apple and concord grape crumble pie

Happy Sunday everyone! Another week and another recipe from Claire Saffitz’s Dessert Person in the books. This week was bake number 36 and our second last one from the Pies and Tarts chapter. We bring you Claire’s Apple and Concord Grape Crumble Pie.

Lauren’s Take

Hi again friends! Can you believe we’ve hit over 2000 followers on our Instagram this week?! Just two simple girls and a cookbook—who knew! Very happy to have everyone here! This week we went back a tad to return to one we had skipped previously—Apple and Concord Grape Crumble Pie! An interesting concept for a pie if you ask me… many components and flavours that I wouldn’t normally consider to put together.

The main challenge this time was finding Concord grapes. Fortunately, it seemed that almost every other lawn in Ottawa had a vine filled with grapes; unfortunately, stealing is illegal. Julia was visiting Ottawa last weekend and we went to a local market that had baskets and baskets of beautiful Concord grapes! My grandma used to have some in her garden and I hadn’t tasted them since I was a kid, so the flavour brought back lots of happy memories.

The actual assembly of this pie was not too complicated but a tad time consuming to prep the fruit as outlined in the book. You need to make and parbake the all-butter pie crust and the crumble. I used the buckwheat variation as recommended in the book (tip for any Canadian bakers, Bulk Barn is your stop for all your buckwheat needs). My pie was still flaky and delicious by man oh man did it sink significantly. The only reason I can find for this was the extreme humidity I was living in all week. Luckily this pie had the crumble topping, so it didn’t matter too much that the sides of my pie crust were virtually nonexistent.

Once your crust is parbaked, you create the filling. The first aspect of the filling is the thin apple slices mixed with cinnamon, lemon juice, brown sugar, vanilla, and salt. Make sure all the apples are coated evenly and then let this mixture sit in order to let the apples absorb the flavours.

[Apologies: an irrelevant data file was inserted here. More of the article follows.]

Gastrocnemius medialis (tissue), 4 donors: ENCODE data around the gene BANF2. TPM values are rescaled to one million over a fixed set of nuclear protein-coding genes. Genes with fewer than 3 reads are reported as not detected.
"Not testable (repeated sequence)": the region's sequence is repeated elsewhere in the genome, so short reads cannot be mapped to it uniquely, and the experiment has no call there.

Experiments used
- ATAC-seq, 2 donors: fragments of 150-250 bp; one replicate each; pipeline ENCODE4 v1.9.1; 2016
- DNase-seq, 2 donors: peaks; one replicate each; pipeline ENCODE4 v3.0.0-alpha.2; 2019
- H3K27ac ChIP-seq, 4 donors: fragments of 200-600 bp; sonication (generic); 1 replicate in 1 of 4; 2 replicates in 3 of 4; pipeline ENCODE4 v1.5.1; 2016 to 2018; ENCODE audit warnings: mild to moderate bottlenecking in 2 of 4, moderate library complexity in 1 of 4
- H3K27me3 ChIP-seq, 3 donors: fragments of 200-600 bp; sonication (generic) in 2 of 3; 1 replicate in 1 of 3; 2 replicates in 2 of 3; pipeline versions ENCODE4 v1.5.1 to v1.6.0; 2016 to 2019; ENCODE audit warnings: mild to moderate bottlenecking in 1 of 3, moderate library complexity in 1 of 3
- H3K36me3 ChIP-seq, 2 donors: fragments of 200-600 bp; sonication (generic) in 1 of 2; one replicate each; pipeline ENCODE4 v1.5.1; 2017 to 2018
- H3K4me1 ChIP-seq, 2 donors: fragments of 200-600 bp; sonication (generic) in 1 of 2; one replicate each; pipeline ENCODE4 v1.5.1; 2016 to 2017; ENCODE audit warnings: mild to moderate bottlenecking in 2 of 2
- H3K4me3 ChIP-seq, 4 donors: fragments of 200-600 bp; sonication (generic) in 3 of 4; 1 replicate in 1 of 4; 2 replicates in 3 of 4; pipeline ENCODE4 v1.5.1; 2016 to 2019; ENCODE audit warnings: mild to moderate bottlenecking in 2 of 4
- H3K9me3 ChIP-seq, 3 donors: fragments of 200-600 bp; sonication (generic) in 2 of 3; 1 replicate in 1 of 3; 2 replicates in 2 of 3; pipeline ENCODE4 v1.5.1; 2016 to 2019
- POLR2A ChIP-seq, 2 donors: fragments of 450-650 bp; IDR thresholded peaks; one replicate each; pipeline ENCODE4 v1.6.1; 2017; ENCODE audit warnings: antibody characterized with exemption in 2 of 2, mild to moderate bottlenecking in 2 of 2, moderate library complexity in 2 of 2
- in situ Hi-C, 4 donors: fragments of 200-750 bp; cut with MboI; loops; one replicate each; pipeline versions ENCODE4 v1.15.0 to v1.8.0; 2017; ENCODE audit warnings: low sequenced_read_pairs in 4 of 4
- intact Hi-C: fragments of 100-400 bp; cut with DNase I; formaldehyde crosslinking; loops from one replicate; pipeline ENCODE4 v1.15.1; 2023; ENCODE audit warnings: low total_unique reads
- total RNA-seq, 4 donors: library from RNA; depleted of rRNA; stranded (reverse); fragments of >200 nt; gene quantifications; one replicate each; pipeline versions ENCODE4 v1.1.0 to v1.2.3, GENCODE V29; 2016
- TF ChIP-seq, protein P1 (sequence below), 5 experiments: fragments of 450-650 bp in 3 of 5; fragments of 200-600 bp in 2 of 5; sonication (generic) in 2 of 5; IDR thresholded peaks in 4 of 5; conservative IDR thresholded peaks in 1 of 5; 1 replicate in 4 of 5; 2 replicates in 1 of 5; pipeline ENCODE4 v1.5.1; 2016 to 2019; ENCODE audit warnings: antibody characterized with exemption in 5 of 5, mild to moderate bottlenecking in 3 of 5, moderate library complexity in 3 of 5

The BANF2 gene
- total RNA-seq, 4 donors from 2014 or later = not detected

Then you make the Concord grape mixture. For this part, you have to peel each Concord grape, saving the peeled skins for later. I thought this was going to be more time-consuming then it was—and don’t get me wrong, it was still totally tedious, but didn’t take as long as I thought. And I know you may want to skip this part, but you really shouldn’t if you want to get a good amount of Concord grape flavour.

You put all of the grape flesh into a sauce pan and simmer, breaking down the grapes. You then strain this mixture into a bowl with your reserved skins and sugar. You also add any juice that has collected in your bowl with the apple slices. Then this whole mixture goes back on the stove to reduce down. Once it’s gotten thicker and more syrupy, you remove from heat and combine 3 tablespoons of the mixture with cornstarch in a separate bowl. This makes this beautifully coloured and extremely thick slurry, which you add back into the saucepan with everything else to thicken your grape mixture even further.

This completed grape mixture gets poured over the apples and everything is mixed together to make your filling. Then it’s easy: filling goes into the pie crust, crumble goes on top of the filling, and the pie goes into the oven. Really make sure to pack down your crumble topping so it becomes more of a layer of the pie rather than just a sparse crumble on top.

 

 

The pie bakes first for 30 minutes with foil on top, and then another 40-50 minutes without the foil on to brown the crumble. In total, I needed to bake mine for about an hour and a half to get the mixture bubbling and the crumble browned.

So this a definitely a hefty pie; cutting a slice is no small feat because there are just tons of layers. But the cross section of this pie is beautiful! Such a bright, pink-y colour, and the layer of apple slices is so aesthetically pleasing. And the taste? This pie is a masterclass in texture for sure. You get the crunch of the crumble mixed in with the softness of the filling, and then the crispness of the apple comes in with the flakiness of the pastry. It really hits every note. And the balance of the tartness of grapes with the sweetness of the apples is also delicious. Definitely an excellent pie! 4 stars from this baker!